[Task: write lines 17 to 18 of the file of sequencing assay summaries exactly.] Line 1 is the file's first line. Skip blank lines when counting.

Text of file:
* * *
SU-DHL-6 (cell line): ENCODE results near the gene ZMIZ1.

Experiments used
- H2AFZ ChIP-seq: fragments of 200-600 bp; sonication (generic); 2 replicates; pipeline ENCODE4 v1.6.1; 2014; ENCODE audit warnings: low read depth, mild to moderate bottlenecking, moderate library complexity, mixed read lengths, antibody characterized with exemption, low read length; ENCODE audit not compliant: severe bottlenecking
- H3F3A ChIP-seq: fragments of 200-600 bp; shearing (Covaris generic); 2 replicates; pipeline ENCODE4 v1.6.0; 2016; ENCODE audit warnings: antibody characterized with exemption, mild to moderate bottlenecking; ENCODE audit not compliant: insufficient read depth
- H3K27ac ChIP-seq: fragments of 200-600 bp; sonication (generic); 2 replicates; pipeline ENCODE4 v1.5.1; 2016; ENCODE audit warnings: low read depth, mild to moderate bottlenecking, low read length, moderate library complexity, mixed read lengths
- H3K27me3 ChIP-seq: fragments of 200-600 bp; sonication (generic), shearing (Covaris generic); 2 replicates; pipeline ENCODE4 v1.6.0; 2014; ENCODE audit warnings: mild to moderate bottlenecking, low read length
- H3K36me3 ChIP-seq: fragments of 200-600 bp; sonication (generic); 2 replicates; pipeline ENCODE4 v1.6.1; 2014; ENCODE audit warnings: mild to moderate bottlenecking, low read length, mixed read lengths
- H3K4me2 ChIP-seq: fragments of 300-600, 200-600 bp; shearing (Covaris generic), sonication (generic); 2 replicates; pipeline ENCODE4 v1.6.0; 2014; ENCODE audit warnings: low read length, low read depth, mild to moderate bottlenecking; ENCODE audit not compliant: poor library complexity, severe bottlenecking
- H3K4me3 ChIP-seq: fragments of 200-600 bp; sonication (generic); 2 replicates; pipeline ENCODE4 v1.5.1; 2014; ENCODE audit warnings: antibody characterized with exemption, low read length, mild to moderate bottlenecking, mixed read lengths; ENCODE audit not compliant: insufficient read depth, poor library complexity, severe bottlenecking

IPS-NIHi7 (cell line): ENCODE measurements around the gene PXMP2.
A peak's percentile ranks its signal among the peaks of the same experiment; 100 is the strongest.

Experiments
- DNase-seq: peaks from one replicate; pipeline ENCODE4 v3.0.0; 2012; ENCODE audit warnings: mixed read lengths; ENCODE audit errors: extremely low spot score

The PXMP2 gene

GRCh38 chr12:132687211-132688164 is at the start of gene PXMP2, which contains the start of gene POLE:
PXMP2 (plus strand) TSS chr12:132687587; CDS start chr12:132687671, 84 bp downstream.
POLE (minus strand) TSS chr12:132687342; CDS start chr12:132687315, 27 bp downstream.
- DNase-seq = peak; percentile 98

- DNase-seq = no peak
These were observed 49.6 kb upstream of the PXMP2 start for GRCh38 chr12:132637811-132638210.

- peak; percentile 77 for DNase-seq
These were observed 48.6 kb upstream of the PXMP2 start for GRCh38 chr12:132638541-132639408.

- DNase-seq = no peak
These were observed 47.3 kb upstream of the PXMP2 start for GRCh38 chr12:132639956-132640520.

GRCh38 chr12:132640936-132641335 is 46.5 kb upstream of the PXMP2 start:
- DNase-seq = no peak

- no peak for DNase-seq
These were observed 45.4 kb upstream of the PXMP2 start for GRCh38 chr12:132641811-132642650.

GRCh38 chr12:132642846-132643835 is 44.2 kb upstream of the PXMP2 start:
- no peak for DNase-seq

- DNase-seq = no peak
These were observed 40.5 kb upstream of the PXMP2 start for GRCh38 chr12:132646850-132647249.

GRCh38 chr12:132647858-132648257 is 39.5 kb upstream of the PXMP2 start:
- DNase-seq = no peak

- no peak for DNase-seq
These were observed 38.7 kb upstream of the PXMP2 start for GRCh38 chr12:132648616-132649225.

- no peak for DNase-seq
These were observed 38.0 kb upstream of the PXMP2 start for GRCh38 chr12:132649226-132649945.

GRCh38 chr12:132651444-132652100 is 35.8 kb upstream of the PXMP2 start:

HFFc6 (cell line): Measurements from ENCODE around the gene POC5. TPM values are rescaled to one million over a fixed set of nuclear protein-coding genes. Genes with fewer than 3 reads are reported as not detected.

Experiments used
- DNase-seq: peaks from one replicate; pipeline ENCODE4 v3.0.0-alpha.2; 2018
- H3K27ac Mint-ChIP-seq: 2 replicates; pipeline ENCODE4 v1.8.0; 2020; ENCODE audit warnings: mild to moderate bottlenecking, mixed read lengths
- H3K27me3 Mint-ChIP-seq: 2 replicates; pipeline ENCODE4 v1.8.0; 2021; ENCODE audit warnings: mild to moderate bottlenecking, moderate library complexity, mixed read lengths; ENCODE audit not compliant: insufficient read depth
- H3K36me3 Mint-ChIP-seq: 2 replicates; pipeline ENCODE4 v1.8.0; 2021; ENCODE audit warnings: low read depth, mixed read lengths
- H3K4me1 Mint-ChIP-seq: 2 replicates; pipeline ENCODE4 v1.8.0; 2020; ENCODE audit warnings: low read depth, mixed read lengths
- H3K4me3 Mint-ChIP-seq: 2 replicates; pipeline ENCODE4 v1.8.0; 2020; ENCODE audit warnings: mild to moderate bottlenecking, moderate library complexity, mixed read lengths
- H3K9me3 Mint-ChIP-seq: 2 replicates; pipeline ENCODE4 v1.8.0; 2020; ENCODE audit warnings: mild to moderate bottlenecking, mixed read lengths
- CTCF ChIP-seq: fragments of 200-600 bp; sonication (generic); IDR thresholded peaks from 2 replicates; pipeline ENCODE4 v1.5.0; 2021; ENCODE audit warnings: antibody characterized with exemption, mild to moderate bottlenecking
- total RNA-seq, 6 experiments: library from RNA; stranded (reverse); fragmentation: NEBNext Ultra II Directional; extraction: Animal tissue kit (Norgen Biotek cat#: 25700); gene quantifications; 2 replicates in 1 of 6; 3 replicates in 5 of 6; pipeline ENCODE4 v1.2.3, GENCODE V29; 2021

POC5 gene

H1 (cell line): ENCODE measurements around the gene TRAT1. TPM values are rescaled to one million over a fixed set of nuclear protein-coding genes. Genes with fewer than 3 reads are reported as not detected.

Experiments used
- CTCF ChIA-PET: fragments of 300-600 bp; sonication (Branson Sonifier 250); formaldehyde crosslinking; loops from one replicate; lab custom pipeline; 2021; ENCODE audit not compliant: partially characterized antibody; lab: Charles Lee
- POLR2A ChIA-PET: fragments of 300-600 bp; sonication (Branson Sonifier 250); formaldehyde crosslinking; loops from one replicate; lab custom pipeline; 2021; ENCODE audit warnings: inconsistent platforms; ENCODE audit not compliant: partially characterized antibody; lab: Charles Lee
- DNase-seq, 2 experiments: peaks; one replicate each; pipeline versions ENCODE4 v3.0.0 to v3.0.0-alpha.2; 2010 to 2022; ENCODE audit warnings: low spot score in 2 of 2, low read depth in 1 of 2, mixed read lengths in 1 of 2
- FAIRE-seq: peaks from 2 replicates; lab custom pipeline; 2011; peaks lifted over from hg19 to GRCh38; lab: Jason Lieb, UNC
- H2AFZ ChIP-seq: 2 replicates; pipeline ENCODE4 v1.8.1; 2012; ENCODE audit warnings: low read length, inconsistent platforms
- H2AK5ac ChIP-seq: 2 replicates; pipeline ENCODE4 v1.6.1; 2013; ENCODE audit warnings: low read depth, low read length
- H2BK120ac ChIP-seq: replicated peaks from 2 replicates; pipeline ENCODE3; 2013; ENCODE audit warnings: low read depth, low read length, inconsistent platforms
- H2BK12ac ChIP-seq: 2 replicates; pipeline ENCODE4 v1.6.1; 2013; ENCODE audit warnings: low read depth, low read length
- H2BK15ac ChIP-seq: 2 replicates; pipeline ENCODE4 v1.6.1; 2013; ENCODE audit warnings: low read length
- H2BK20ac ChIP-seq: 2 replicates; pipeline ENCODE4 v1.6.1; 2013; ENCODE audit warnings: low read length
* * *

POLE (minus strand) TSS chr12:132687342; CDS start chr12:132687315, 27 bp downstream.
- DNase-seq = peak; percentile 98